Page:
- 原书名：Sheaves on Manifolds (A Series of Comprehensive Studies in Mathematics 152)
A Short History: Les debuts de la theorie des faheeaux by Christian Houzel
I. Homologieal algebra
1.1. Categories and functors
1.2. Abelian categories
1.3. Categories of complexes
1.4. Mapping cones
1.5. Triangulated categories
1.6. Localization of categories
1.7. Derived categories
1.8. Derived functors
1.9. Double complexes
1.11. Ind-objects and pro-objects
1.12. The Mittag-Leffler condition
Exercises to Chapter I
However, while there exists an extensive literature dealing with cohomology of sheaves (e.g. the famous book by Godement) or even with derived functors,there are in fact very few books developing sheaf theory within the beautiful framework of derived categories although its necessity is becoming more and more evident. Most of the constructions of the theory take on their full strength in this context, or even, do not make sense outside of it. This is particularly evident for the Poincare-Verdier duality, which appeared in the sixties, as well as for the Sato microlocalization, introduced in 1969, which is only beginning to be fully understood.
Since the seventies, other fundamental ideas have emerged and sheaf theory (on manifolds) naturally includes the "microlocal" point of view. Our aim is to present here a self-contained work, starting from the beginning (derived cate-gories and sheaves), dealing in detail with the main features of the theory, such as duality, Fourier transformation, specialization and microlocalization, micro-support and contact transformations, and also to give two main applications.The first of these deals with real analytic geometry, and includes the concepts of constructible sheaves, subanalytic cycles, Euler-Poincare indices, Lefschetz for-mula, perverse sheaves, etc. The second one is the theory of linear partial differential equations, including D-modules, microfunctions, elliptic and micro-hyperbolic systems, and complex quantized contact transformations.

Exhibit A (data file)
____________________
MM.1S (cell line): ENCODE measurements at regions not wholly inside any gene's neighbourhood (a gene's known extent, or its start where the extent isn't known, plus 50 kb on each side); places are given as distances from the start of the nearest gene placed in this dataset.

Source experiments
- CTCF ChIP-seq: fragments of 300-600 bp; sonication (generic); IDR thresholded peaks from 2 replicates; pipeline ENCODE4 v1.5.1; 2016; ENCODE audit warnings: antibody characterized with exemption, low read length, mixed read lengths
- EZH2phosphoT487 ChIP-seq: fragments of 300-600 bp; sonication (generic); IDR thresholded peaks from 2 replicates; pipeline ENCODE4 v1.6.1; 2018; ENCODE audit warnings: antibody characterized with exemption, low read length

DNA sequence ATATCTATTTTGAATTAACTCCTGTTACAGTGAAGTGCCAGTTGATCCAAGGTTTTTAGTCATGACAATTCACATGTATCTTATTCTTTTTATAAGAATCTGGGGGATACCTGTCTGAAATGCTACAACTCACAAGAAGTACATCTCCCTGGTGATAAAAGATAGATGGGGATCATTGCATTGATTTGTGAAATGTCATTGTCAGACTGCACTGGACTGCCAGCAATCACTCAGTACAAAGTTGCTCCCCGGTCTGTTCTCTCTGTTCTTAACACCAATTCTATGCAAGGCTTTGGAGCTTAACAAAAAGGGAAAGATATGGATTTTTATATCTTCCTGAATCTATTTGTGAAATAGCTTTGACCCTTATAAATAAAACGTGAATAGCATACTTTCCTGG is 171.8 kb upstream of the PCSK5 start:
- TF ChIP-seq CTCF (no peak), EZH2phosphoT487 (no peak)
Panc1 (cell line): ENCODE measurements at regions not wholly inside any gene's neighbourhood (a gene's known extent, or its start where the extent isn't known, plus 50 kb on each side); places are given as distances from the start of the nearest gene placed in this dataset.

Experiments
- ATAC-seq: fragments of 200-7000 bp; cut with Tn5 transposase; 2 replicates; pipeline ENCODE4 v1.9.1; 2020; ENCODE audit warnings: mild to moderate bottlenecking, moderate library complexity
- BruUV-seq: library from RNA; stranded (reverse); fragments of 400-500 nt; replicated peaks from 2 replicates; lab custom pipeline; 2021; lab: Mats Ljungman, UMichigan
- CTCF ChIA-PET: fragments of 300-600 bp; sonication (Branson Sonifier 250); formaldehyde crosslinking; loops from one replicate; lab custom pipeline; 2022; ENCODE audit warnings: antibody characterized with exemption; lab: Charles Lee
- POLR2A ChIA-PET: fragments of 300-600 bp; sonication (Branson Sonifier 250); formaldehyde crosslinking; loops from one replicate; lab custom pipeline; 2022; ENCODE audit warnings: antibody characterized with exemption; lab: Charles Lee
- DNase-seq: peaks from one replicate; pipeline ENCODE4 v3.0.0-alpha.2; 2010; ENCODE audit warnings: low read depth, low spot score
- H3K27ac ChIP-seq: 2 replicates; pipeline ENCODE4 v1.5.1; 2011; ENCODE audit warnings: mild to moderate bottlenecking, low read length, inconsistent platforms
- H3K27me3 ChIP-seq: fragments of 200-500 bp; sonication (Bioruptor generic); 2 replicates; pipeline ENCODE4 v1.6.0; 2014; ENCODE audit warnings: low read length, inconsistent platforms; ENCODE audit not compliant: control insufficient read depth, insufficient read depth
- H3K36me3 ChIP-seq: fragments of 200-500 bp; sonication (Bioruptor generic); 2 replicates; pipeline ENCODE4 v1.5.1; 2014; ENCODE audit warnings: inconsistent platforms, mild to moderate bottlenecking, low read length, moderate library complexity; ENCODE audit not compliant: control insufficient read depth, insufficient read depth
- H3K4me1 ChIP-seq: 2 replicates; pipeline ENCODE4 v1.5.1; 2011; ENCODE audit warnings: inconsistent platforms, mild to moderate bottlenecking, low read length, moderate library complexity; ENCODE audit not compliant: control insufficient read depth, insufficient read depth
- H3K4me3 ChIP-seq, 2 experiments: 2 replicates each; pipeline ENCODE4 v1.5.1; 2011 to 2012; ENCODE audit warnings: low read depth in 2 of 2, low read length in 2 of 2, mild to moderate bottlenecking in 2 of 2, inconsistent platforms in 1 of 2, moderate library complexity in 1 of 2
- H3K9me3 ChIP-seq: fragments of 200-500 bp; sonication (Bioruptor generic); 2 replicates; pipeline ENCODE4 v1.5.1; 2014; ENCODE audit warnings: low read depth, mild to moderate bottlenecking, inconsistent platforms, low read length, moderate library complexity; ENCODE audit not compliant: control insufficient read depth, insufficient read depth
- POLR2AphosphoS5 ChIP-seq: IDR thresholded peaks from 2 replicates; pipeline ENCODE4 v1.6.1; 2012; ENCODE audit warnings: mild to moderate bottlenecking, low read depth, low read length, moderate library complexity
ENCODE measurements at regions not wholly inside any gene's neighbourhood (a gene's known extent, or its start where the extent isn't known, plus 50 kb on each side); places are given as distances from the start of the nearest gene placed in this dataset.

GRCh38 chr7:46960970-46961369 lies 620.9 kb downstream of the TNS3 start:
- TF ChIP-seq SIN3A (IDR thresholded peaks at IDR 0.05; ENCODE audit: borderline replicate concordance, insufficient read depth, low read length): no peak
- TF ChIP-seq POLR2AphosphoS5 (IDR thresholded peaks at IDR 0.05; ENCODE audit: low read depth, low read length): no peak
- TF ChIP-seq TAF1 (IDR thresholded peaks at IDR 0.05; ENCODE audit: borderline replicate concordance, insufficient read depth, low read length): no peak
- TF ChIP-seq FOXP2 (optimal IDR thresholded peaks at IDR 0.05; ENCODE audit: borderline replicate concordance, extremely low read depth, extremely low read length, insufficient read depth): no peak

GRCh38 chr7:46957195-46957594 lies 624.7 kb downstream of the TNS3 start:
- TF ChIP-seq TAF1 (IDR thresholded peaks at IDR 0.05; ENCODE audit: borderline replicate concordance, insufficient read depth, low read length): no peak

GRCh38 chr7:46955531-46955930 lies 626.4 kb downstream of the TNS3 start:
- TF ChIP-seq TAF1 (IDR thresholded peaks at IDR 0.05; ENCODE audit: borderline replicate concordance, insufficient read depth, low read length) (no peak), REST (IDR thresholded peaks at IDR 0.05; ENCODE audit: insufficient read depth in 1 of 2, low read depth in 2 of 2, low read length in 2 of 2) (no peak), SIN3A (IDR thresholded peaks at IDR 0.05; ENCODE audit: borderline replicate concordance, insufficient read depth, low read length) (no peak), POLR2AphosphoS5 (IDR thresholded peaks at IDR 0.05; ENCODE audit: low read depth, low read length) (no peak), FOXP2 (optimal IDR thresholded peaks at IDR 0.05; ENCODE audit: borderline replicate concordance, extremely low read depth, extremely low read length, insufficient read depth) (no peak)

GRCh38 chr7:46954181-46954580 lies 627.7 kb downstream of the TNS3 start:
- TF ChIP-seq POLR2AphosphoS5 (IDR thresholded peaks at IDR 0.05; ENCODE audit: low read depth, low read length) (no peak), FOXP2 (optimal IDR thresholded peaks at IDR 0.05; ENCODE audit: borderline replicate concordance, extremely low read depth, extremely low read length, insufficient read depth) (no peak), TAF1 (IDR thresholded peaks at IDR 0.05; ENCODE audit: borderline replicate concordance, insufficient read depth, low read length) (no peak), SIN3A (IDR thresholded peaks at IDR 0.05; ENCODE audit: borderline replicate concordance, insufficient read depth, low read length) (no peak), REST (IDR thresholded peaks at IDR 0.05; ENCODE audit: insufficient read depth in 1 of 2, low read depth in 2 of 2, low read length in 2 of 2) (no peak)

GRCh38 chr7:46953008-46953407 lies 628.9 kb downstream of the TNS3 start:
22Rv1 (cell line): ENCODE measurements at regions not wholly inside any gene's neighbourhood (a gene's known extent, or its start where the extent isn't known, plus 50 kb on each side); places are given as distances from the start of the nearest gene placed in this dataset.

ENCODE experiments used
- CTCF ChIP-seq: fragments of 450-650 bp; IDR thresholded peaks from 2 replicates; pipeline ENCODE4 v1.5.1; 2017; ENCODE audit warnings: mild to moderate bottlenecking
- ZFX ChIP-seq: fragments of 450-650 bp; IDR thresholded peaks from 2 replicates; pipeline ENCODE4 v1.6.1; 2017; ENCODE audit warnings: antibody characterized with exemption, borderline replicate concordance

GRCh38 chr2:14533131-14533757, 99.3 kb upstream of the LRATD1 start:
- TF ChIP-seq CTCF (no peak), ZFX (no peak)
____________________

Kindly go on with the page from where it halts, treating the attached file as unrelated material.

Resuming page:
With this book we hope to illustrate the deep links that tie together branches of mathematics at first glance seemingly disconnected, such as for example here,algebraic topology and linear partial differential equations. At the same time, we want to emphasize the essentially geometrical nature of the problems encoun-tered (most obvious in the involutivity theorem for sheaves), and to show how efficient the algebraic tools introduced by Grothendieck are in solving them, even for an analyst.
Of course, many important applications of the theory are just touched upon,such as for instance the theory of microdifferential systems (complete mono-graphs on the topic are however available now), others are simply omitted, such as representation theory and equivariant sheaf theory.
Finally, we want to express our thanks to C. Houzel who agreed to write a short history of sheaf theory, to L. lllusie who helped us when preparing the "Historical Notes", to those who went through various parts of the book and made constructive comments, especially E. Andronikof, A. Arabia, J-M. Delort,E. Leichtnam and J-P. Schneiders, and also to Catherine Simon at Paris-Nord University and the secretarial staff of the RIMS at Kyoto, who had the patience to type the manuscripts.
May 1990 M. Kashiwara and P. Schapira